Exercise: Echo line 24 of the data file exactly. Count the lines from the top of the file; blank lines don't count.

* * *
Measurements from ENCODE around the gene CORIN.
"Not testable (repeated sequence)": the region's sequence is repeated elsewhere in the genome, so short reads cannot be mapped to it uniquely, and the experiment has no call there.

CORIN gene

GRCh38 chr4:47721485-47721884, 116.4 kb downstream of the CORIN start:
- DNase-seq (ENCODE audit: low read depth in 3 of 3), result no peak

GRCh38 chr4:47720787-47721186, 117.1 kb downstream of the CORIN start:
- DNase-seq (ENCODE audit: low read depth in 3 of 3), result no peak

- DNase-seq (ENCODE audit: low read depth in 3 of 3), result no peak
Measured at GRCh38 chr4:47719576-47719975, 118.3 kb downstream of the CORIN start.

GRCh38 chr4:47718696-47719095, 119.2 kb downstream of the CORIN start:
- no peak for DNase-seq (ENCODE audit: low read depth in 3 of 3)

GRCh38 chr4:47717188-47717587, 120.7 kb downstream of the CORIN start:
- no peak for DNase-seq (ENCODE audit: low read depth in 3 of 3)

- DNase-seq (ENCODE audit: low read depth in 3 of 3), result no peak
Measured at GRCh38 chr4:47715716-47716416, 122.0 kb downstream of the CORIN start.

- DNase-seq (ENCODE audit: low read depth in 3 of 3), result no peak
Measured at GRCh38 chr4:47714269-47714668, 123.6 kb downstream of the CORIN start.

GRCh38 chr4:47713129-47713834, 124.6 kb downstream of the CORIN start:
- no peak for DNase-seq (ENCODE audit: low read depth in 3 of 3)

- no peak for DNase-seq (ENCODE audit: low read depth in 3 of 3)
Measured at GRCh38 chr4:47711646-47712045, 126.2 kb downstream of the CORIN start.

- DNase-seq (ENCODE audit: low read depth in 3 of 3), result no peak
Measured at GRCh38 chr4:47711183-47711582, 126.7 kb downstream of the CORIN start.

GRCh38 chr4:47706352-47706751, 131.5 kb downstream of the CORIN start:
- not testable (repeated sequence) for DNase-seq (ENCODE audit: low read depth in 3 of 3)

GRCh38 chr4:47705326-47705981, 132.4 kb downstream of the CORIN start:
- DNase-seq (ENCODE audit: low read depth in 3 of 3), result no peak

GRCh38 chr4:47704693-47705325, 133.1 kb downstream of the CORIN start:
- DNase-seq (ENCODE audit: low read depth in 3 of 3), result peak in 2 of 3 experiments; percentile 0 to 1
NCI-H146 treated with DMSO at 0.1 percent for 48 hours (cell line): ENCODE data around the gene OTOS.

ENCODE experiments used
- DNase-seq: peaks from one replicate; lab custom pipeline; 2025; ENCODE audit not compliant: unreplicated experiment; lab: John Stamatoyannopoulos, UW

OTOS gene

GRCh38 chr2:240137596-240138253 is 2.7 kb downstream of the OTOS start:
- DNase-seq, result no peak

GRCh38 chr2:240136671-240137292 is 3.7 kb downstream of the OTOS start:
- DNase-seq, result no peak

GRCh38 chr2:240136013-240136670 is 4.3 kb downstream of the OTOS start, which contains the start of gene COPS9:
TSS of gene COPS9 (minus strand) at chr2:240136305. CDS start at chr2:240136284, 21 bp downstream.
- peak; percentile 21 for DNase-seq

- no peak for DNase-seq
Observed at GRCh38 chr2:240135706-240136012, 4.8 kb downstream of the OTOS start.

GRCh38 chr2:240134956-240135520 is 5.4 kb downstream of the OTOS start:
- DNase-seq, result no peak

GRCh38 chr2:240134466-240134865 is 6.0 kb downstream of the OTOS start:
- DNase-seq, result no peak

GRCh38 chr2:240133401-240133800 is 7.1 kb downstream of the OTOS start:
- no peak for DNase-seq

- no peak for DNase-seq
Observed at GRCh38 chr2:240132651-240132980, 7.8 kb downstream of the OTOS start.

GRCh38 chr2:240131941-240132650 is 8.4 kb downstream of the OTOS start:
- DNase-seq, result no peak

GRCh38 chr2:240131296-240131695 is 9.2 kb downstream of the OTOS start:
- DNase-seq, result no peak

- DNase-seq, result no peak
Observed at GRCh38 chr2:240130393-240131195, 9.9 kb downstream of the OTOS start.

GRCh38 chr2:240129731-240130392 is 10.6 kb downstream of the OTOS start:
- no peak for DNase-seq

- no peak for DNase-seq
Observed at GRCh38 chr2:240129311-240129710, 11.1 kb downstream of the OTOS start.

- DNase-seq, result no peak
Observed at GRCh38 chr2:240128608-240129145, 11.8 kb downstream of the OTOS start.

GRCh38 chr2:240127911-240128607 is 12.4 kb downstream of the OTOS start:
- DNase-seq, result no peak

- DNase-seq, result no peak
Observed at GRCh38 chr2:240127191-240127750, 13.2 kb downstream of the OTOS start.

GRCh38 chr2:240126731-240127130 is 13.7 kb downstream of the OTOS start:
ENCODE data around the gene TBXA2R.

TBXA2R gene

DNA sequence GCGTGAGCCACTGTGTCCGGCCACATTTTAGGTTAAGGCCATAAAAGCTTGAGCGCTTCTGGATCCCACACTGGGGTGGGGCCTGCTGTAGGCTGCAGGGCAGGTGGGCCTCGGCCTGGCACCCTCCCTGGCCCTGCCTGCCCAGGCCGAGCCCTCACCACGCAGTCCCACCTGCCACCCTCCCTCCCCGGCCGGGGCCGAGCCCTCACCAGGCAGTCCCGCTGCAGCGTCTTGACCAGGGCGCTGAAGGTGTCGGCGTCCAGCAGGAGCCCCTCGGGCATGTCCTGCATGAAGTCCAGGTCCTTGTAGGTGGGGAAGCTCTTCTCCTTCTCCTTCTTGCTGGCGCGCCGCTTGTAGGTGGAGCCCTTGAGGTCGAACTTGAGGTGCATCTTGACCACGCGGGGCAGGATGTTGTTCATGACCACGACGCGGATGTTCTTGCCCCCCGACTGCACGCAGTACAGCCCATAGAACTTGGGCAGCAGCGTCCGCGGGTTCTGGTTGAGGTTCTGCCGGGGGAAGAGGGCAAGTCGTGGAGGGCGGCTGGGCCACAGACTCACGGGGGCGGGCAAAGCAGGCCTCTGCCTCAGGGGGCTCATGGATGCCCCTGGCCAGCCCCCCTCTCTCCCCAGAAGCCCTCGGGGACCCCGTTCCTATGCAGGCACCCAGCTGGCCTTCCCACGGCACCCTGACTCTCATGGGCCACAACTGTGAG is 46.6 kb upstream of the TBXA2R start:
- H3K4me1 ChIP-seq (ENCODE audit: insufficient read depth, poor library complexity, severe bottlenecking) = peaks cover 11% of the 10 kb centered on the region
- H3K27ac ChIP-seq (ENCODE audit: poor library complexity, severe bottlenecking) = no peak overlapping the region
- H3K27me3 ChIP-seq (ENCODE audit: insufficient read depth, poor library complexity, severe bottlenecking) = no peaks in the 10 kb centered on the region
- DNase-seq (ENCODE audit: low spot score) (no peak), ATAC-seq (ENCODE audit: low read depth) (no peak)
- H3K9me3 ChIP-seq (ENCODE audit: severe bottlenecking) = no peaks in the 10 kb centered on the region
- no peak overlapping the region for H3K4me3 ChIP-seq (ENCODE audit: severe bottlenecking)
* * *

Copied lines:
GRCh38 chr4:47706352-47706751, 131.5 kb downstream of the CORIN start: